It’s never fun when your dog is vomiting, of course. But when your beloved pet throws up yellow liquid, that can be downright scary. Why is this happening? Is a dog throwing up yellow foam a sign of a stomach ulcer, or something else serious? Our dog vomit color guide can help and there’s more information below.
Here is some information on what might be going on with your dog’s body. We’ll also let you know of some signs to look out for that could mean this is a symptom of a bigger problem, and may require medical attention.
What is that Yellow Liquid?
Vomiting in dogs isn’t that uncommon. Throwing up white or yellow liquid isn’t a big deal if it only happens once in a while. But if it happens regularly, your pup might have a problem.
That yellow liquid on your floor is bile. While it might look gross, it’s actually important to a healthy digestive system — for humans and dogs alike.
Yellow bile is produced by the liver and stored in the gallbladder. It breaks down food so it can move through the gastrointestinal tract, or GI tract. It also helps to make sure your pet gets the nutrients they need.1
When the liver produces too much bile, it will often get into the stomach and lead to something called “bilious vomiting.” This is what causes a dog to throw up that watery yellow bile.
Bilious vomiting often happens when your dog hasn’t had food for a few hours, but it can also occur when a dog eats too much fatty food. Vomiting bile can also be a result of drinking too much water or eating more grass than normal.2,3 If you’re wondering whether or not you’re giving your pooch the right type of food at mealtime, check out our “pet food exposed” video.
While bile is usually yellow, it can also be other colors. It can be dark green, brown, or brownish-yellow.4 If it’s another color besides yellow, that should not be a cause for concern.
Should I Worry If My Dog Vomits Bile?
Again, if the vomiting of bile happens repeatedly, that’s when you need to worry.
Here are some of the reasons this might be happening.
1. Bowel Problems
There could be a chance that your pet is suffering from irritation of the GI tract.
Now, there’s a chance that your dog’s food might be contributing to the problem. Some dogs have a hard time digesting certain ingredients, such as grains and fillers. If you suspect this is the issue, consider changing your dog’s food to one that doesn’t have any grains, fillers, or by-products.5 Your vet will probably have some good recommendations.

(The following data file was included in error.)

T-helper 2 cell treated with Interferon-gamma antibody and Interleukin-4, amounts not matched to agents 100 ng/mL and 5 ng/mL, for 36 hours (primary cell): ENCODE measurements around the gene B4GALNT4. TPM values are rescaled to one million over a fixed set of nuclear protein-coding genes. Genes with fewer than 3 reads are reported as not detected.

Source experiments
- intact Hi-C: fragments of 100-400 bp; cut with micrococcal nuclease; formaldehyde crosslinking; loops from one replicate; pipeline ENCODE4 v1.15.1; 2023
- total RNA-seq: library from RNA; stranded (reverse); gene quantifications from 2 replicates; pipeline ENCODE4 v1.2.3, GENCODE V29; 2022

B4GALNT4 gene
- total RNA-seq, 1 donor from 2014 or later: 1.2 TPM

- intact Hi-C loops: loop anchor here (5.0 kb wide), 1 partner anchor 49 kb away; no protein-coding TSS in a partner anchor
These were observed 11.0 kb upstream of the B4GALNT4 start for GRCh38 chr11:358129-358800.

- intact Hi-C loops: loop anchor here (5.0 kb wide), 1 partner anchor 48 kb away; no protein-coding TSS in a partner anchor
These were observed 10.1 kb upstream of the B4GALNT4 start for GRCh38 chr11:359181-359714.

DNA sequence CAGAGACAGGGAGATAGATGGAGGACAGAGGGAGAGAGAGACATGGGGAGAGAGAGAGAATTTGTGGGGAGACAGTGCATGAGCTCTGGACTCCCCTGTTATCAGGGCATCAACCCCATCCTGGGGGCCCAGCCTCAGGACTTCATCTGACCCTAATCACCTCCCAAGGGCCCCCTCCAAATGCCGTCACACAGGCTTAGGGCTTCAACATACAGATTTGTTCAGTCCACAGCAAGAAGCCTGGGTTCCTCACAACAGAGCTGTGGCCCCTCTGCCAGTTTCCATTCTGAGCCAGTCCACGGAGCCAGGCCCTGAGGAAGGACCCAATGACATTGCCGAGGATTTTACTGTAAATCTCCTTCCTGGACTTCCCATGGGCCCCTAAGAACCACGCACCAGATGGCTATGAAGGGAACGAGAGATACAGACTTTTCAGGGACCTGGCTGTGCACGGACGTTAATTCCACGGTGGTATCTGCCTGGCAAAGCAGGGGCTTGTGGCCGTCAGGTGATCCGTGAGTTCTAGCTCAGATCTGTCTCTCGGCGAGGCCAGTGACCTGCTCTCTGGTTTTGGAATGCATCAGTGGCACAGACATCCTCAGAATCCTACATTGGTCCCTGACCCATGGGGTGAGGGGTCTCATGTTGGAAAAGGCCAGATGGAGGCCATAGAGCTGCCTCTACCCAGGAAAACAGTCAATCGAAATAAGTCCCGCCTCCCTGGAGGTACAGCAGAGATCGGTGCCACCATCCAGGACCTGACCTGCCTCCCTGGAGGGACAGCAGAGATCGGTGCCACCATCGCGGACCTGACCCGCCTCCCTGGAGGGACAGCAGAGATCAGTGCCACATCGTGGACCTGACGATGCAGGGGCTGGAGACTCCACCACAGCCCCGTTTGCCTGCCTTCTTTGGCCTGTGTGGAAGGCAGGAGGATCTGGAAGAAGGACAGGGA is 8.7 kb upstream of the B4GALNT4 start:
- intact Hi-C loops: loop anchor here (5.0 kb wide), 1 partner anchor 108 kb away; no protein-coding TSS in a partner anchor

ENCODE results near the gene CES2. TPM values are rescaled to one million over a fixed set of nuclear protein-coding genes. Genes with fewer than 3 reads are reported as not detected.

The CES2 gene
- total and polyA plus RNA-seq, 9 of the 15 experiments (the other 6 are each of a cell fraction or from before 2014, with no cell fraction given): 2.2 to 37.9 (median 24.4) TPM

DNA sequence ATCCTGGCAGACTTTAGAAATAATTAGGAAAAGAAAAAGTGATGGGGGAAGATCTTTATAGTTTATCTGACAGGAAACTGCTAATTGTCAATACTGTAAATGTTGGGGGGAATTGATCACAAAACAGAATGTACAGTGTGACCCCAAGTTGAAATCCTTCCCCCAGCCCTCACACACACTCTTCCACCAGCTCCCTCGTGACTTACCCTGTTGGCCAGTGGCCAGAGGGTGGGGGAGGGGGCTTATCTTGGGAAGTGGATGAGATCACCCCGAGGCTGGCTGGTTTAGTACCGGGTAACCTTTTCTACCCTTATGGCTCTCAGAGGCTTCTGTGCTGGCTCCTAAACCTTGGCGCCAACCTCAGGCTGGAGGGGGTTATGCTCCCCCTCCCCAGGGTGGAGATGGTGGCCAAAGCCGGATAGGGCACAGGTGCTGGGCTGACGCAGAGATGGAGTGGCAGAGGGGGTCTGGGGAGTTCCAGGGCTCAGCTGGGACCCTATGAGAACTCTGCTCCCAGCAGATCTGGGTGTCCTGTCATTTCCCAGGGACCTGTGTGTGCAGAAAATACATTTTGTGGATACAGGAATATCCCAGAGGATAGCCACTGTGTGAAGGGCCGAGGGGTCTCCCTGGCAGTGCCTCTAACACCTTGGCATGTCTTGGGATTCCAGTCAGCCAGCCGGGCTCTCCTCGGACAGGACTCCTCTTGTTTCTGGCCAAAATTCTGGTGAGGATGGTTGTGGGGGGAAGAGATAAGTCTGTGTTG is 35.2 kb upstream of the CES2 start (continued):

Also, have your vet check to see if your dog has food allergies, which can sometimes lead to bowel issues. Your vet can also help you determine this.
Soothing a Dog’s Upset Stomach
Your vet may want to conduct some tests to determine the cause of your dog’s upset stomach. They may want to perform fecal examinations, blood tests, or x-rays to find the best way to help your dog.
A high fiber diet might help bring relief. Your vet may also recommend a hypoallergenic brand of dog food. It could take anywhere from two to three months, though, to see if this diet will work. You won’t be able to give your dog any treats or other kinds of food during this time.
Medications are sometimes effective as well. Antibiotics can help, as can probiotics. Probiotics are supplements containing “good” bacteria that help balance out harmful bacteria in the GI tract — which may help relieve some of your dog’s issues.6
2. Pancreatic Issues
If your pet is suffering from chronic vomiting of bile, they might have an issue affecting the pancreas. This is more likely if your dog’s meal usually consists of oily or greasy food. Vomiting, abdominal pain, lethargy, and fever are a few of the symptoms. Throwing up clear or white foam is another sign.7
Addressing a Problem Pancreas
If your dog’s pancreatitis is mild, your vet may recommend fasting until vomiting stops. This will help the pancreas “rest” so it can heal on its own.
If your dog is not throwing up, a low-fat diet may be recommended.
Medications are available to help reduce pain. Fluids may be given to lower the risk of your dog becoming dehydrated. Antibiotics may be used to fight infection. Other medications may be needed to reduce vomiting or diarrhea.
If your dog has pancreatitis, you can expect your pup to be in the hospital for a couple of days. As long as you get prompt treatment for your dog, the chances of a full recovery are good.8
3. Something is Lodged in Your Pet’s Stomach
Unfortunately, dogs are notorious for eating things they shouldn’t. This could be something out of the garbage, part of a toy, or a stick from the yard. Sometimes, a foreign body can become stuck in the stomach and intestines. A blockage is a serious problem that needs to be addressed quickly.
Dogs with an intestinal obstruction will often throw up yellow foam – in some cases, for quite a while. This is happening because your pet’s meal can’t get past the blockage. That meal will come back up as vomit.
Other symptoms of an obstruction include loss of appetite, dehydration, and abdominal pain. If you notice any of these signs, get to the vet.9
Dealing With an Intestinal Obstruction
In many instances, an obstruction will be small. It will eventually pass through the digestive system. If it doesn’t, your vet will determine the safest and most effective way to remove the blockage.
Your vet may perform an endoscopy to find the exact location of the obstruction. This involves the insertion of a thin tube with a small camera attached. An endoscopy tube can also be outfitted with a tiny tool that can remove a small obstruction.
If the object is too large to pass, surgery may be needed.10
Preventing an Intestinal Blockage